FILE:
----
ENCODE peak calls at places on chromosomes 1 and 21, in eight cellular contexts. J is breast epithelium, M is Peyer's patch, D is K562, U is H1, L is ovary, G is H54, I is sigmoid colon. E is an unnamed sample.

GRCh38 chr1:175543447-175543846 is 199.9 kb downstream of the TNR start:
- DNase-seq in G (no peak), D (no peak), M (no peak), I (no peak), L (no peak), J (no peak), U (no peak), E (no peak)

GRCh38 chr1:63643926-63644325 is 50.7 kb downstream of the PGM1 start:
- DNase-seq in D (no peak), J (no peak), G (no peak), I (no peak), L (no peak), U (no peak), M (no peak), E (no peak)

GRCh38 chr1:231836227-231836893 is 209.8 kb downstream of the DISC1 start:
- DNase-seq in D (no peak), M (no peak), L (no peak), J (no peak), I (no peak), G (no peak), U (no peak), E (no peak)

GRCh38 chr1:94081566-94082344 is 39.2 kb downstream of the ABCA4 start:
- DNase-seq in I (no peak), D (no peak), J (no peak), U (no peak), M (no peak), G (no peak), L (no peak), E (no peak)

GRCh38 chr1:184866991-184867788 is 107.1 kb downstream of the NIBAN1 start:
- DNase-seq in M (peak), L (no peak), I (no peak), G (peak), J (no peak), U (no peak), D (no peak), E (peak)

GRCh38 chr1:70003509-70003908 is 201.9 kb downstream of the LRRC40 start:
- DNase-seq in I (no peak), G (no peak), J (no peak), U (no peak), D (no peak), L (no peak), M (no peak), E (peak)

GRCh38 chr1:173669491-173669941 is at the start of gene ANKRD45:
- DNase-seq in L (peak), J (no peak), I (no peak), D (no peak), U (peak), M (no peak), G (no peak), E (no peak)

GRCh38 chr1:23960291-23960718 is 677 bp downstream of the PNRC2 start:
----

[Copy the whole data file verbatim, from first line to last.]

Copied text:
ENCODE peak calls at places on chromosomes 1 and 21, in eight cellular contexts. J is breast epithelium, M is Peyer's patch, D is K562, U is H1, L is ovary, G is H54, I is sigmoid colon. E is an unnamed sample.

GRCh38 chr1:175543447-175543846 is 199.9 kb downstream of the TNR start:
- DNase-seq in G (no peak), D (no peak), M (no peak), I (no peak), L (no peak), J (no peak), U (no peak), E (no peak)

GRCh38 chr1:63643926-63644325 is 50.7 kb downstream of the PGM1 start:
- DNase-seq in D (no peak), J (no peak), G (no peak), I (no peak), L (no peak), U (no peak), M (no peak), E (no peak)

GRCh38 chr1:231836227-231836893 is 209.8 kb downstream of the DISC1 start:
- DNase-seq in D (no peak), M (no peak), L (no peak), J (no peak), I (no peak), G (no peak), U (no peak), E (no peak)

GRCh38 chr1:94081566-94082344 is 39.2 kb downstream of the ABCA4 start:
- DNase-seq in I (no peak), D (no peak), J (no peak), U (no peak), M (no peak), G (no peak), L (no peak), E (no peak)

GRCh38 chr1:184866991-184867788 is 107.1 kb downstream of the NIBAN1 start:
- DNase-seq in M (peak), L (no peak), I (no peak), G (peak), J (no peak), U (no peak), D (no peak), E (peak)

GRCh38 chr1:70003509-70003908 is 201.9 kb downstream of the LRRC40 start:
- DNase-seq in I (no peak), G (no peak), J (no peak), U (no peak), D (no peak), L (no peak), M (no peak), E (peak)

GRCh38 chr1:173669491-173669941 is at the start of gene ANKRD45:
- DNase-seq in L (peak), J (no peak), I (no peak), D (no peak), U (peak), M (no peak), G (no peak), E (no peak)

GRCh38 chr1:23960291-23960718 is 677 bp downstream of the PNRC2 start: